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Stainless Steel Care & Maintenance
Correct Tools & Cleaners
Help prevent your stainless steel from corroding by cleaning it with the recommended tools and cleansers
Tools: Use soft cloths and plastic scouring pads. Stainless steel scouring pads may only be used in the direction of / parallel to the visible lines. See diagram below for visual. Cleansers: Use Alkaline, Alkaline Chlorinated, or non-chloride containing cleansers. Please refer to the ingredient label of your cleanser to determine if it contains chloride content.
INCORRECT TOOLS & CLEANSERS
Use of these products will void warranty!
Tools: Do not use wire brushes or metal scrapers. Also do not use steel scouring pads against the designated polish lines. Cleansers: Do not use abrasive cleaners containing chlorides or quaternary salts.
8 Tips To Keep Your Stainless Steel Clean and Corrosion Free
- Utilize the proper tools.
- Wipe with the grain of the stainless steel.
- Utilize alkaline, alkaline chlorinated, or non-chloride containing cleansers.
- Soften hard water with filters to reduce mineral deposits.
- Clean your equipment frequently to prevent food particles from causing pits and cracks.
- If a chlorinated cleanser is used, rinse and dry immediately.
- Absolutely, under any circumstances never use hydrochloric acid (muriatic acid) on stainless steel.
- Periodically restore or passivate your stainless steel.
- Thoroughly rinse any surfaces exposed to mild steel products after cleaning - cast iron skillets or pots, tools, packaging materials or utensils.
PROPERTIES AND CHEMICAL REACTIONS OF STAINLESS STEEL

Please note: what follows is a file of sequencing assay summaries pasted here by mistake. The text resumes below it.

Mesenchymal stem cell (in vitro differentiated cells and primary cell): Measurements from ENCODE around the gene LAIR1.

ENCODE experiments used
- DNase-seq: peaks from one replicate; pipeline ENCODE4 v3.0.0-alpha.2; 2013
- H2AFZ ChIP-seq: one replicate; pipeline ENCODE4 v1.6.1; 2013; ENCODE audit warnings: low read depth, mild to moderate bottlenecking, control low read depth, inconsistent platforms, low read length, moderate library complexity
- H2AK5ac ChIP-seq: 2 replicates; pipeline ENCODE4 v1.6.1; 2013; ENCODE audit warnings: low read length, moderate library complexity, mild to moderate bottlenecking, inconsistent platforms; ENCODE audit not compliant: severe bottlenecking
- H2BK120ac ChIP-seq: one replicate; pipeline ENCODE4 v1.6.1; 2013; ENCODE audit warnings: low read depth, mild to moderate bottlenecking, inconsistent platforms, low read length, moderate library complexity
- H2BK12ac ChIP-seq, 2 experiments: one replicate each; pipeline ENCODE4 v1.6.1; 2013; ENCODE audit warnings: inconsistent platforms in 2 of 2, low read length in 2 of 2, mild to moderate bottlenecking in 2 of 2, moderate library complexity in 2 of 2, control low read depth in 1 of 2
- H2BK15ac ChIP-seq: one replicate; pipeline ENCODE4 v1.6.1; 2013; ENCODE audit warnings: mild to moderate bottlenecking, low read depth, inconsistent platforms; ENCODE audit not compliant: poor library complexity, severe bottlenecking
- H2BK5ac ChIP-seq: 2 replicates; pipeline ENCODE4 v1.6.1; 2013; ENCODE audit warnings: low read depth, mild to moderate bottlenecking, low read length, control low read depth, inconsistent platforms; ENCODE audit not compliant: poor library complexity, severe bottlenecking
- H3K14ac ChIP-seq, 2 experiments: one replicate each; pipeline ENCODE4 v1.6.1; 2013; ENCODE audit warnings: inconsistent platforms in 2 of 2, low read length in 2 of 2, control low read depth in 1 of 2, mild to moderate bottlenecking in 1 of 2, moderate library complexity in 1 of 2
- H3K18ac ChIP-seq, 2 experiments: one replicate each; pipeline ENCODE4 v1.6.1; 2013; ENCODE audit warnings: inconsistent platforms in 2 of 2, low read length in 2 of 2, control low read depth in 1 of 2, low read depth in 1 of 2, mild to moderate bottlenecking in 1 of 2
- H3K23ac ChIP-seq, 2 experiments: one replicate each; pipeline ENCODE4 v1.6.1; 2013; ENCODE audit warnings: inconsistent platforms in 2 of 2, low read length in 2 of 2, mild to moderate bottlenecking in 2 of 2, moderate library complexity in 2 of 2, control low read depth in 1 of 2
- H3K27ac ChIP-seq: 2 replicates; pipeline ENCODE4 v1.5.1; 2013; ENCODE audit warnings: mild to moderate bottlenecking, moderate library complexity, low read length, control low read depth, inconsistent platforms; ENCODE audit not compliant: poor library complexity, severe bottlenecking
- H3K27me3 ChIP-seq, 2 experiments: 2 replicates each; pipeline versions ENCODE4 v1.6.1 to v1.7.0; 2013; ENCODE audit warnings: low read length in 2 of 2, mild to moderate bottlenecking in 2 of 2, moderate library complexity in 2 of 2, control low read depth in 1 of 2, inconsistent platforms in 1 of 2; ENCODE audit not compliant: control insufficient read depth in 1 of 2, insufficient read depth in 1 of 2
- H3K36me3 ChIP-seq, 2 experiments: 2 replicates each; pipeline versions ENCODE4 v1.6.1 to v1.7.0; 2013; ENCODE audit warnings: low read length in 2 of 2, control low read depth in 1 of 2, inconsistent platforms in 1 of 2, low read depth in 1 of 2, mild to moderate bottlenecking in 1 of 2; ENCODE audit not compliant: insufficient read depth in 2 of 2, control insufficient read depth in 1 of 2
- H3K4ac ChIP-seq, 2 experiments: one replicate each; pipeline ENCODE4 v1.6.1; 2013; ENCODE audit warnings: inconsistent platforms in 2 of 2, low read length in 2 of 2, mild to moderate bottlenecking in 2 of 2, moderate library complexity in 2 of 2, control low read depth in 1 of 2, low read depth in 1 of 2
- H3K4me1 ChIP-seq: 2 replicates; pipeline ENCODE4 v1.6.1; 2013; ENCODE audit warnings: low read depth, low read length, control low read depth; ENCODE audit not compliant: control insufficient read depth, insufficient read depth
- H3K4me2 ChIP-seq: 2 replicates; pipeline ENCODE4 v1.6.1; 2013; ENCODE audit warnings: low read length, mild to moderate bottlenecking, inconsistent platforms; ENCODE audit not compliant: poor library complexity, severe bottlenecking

300 series stainless steel contains iron, chromium, and nickel. 400 series stainless steel contains iron and chromium. Since both series contain 70-80% iron, they are both capable of rusting under certain conditions. With a 12-30% chromium are passive towards corrosion. This means an invisible film covers the steel’s surface, creating a barrier against corrosion, causing the metal to be stainless, This film is only millionths of an inch thick, so if the film is broken down or scratched, your equipment will begin to show signs of corrosion. The goal is to keep this film intact by applying proper maintenance and cleaning procedures to stainless steel to obtain maximum longevity of your equipment.
WHAT CAUSES CORROSION?
Corrosion can manifest itself on your stainless steel equipment if the passive film has been broken down. The initial signs of the process begins with tiny pits and cracks on the surface of the steel, unable to be seen with the naked eye. Only with a magnifying glass or a microscope, can these “symptoms” be seen. Over time, these pits and cracks will continue to increase in size and depth, resulting in the topical red-orange rust visible to the unaided eye.
WHAT CAUSES THE PASSIVE FILM LAYER TO DETERIORATE?
- Steel pads, wire brushes, or anything abrasive that will scratch the surface.
- Mineral deposits left over from hard water.
- Chlorides that are found in household cleansers, water, food particles (that are left behind after food preparation), and table salt.